6. Once it is filled, cut the line, make sure it is under the bail, and feed it through the ringlets along the underbelly of the rod until it comes out the top.

At the end of the line tie a swivel. This will help with switching over lines and will make sure that you won’t lose more line than necessary if your line breaks or you get a nasty snag.

Treble Set Up

The treble hook, in this circumstance, will have bait placed on it and be suspended by the bobber in the water. Cut a piece of line that is about a foot long and tie the treble hook to one end. On the other, tie a swivel clip so that you can clip it to the swivel on the end of the line connected to the reel.

Single Set up with Plastics

The single hooks will be attached the same way as the treble hooks, but after tying the hook and the swivel clip on, place a plastic bait on the end in either of these ways:

Image result for soft plastic bait set up

The hook pierces the head of the bait, and then again about an inch down. It keeps the bait straight, just now it has a hook in it. Once it goes in the water, the bait will still have the same action, but it will be able to catch fish.

Image result for soft plastic bait set up

Another way to rig up your fake bait is by using the Carolina rig. The hook goes straight through the plastic and only exits once it is about halfway down the bait. This method has the barbed hook exposed, which is more appealing to some fishermen.

After the swivel and clip, attach some weights to the end. Keep them on the reel side of the swivel to make sure that you will not lose those too if the line decides to snap.


The lure is the easiest set up out of the three, making it a popular choice when fishing. The line can be tied straight to the lure, but since we will want to use other types of hooks, tie the lure to a leader and then to a swivel clip.

How to Fish

The set up is complete, but expect to do more work online at the water. There is usually constant maintenance required when fishing for any amount of time.

Treble Hook

To fish with a treble hook and bait, the only thing that you’ll need to do is put the bait onto your hook, and then attach a bobber to the reel side of your line. If it’s on the leader, there’s a chance that you could lose it in a good fight or a nasty snag.

Cast out gently the hook and bobber into the stream and let it drift down the river. Try to land the hook at the edges of currents, as the fish will be waiting just outside of the currents looking in for a floating piece of food.

As you watch the line, make sure it is slack enough to move away from you, but also taut enough to be able to set the hook properly. Watch the bobber for any movement. If it ducks under the surface, yank back on the rod to set the hook and reel in to get a feel for the fish. If the fish is fighting back too hard, then let the fish take some line and tire it out.

Once it stops fighting, start reeling in until it starts fighting hard again. Make sure to keep tension on the line at all times, or else there’s a chance that the fish could slip away. However, if there is too much tension, then there’s the chance of the line being ripped out of the fish’s mouth and it will get away.

Single with Plastics

The set up is very similar to the treble and bait set up. The bobber is attached to the reel side of the line and is cast out in either the sides of the current to attract fish, or is placed in an eddy.

Fish stay in slower waters because they want to perserve their energy. But at the same time, they know that all of the food will be in the currents, so they stick close.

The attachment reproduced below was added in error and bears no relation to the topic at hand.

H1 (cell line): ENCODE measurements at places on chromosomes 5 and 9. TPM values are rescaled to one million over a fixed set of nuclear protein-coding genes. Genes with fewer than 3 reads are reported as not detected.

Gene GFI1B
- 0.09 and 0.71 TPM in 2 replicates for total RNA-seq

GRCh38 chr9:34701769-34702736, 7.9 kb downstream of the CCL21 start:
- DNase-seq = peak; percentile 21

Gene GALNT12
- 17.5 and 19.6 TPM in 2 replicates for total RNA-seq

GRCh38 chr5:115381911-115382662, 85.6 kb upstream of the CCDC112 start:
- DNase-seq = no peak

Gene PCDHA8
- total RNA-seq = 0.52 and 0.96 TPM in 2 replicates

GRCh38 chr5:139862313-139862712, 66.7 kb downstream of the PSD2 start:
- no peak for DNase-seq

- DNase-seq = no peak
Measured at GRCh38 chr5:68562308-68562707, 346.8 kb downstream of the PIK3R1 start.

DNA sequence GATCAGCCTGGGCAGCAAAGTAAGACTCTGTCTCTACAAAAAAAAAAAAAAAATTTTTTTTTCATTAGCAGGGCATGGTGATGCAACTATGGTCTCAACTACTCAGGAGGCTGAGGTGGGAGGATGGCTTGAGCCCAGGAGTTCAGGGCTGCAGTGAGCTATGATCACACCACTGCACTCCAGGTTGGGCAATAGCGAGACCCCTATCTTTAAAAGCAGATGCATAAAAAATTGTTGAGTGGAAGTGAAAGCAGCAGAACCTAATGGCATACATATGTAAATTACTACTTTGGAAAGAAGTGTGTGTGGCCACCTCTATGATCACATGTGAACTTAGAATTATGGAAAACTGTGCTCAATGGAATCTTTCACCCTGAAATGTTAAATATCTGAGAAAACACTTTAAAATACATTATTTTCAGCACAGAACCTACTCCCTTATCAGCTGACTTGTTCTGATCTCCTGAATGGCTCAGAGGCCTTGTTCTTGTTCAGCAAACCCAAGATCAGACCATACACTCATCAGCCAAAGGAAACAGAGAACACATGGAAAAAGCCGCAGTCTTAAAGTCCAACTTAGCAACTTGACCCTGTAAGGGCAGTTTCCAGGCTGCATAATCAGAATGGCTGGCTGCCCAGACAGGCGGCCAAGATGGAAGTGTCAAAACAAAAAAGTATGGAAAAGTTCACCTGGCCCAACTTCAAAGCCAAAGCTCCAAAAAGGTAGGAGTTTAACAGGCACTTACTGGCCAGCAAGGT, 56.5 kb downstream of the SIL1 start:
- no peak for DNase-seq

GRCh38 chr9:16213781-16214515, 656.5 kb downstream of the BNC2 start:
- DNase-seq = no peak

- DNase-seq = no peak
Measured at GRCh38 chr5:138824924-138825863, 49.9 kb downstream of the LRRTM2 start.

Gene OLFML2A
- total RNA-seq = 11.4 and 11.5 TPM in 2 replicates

Plastics are usually a little bigger, so they will be more attractive to the bigger fish deeper in the water. Change the distance of the bobber from the hook accordingly.

If you don’t want to use the bobber with the plastics, try skipping the fake bait along the bottom of the river. Try little hops at first, but then try out a variety of different movements as you try to see what works best for the fish that you want to catch.

There is always the chance that your lure will get snagged on the bottom of the river. This is the reason that you bought many single hooks and plastic baits. Because they’re so cheap, they are easily replaced.

Don’t worry about leaving them, though. These days, companies make sure that the plastics are biodegradable. The lures are a bit harder to make biodegradable, as they’re usually metal.


Lures are very action-oriented. There is a constant motion with these. After casting out, there is motion as you reel in at varying speeds and the changes in wrist flicks. Lures are a favorite to many people because of how active it is. There is a lot of technique to lures, but the live thing about that it is not necessary to catch fish with the lure.

Once the lure is attached to the line, cast it out past the location that you want to fish. Lures work best if they are moving when reaching the place that you want to fish.

Drag the lure through the area and you should be able to get a bite or two. Since there is no bobber, the only strike indicator will be the tip of your rod and the feel it will have when the fish is hooked.

Once the fish is hooked, give it a little tug upwards to make sure the hooks are set appropriately. Fighting a fish like this is better in my opinion because with lures, there is usually more than one hook, meaning that the chances of the fish getting away or breaking free are smaller. The only worry of mine, at least, is the fear that my knots will break


Here’s a quick guide to tying knots so that the fish can’t break them:

Improved Clinch Knot

Image result for fishing knots

Palomar Knot

Related Questions:

Is it better to go fishing in a river or a lake? For a beginner, they will probably have better luck in a lake. Find a small neighborhood pond or a reservoir stocked with fish. Here, the fish will tend to be less smart and will bite more often. Rivers are a different type of fishing that takes a little more knowledge on how to fish.

What should I put in my tackle box? Put in all of the lures that you will want to use on your fishing trip. It is usually a good idea to put in some regular hooks and some baits to accompany them. Add some small weights and bobbers to the mix as well to get everything that you would need to catch fish.

Tim Butala

My name is Tim and I have been a fisherman my whole life. My favorite fish to go after is a Striped Bass.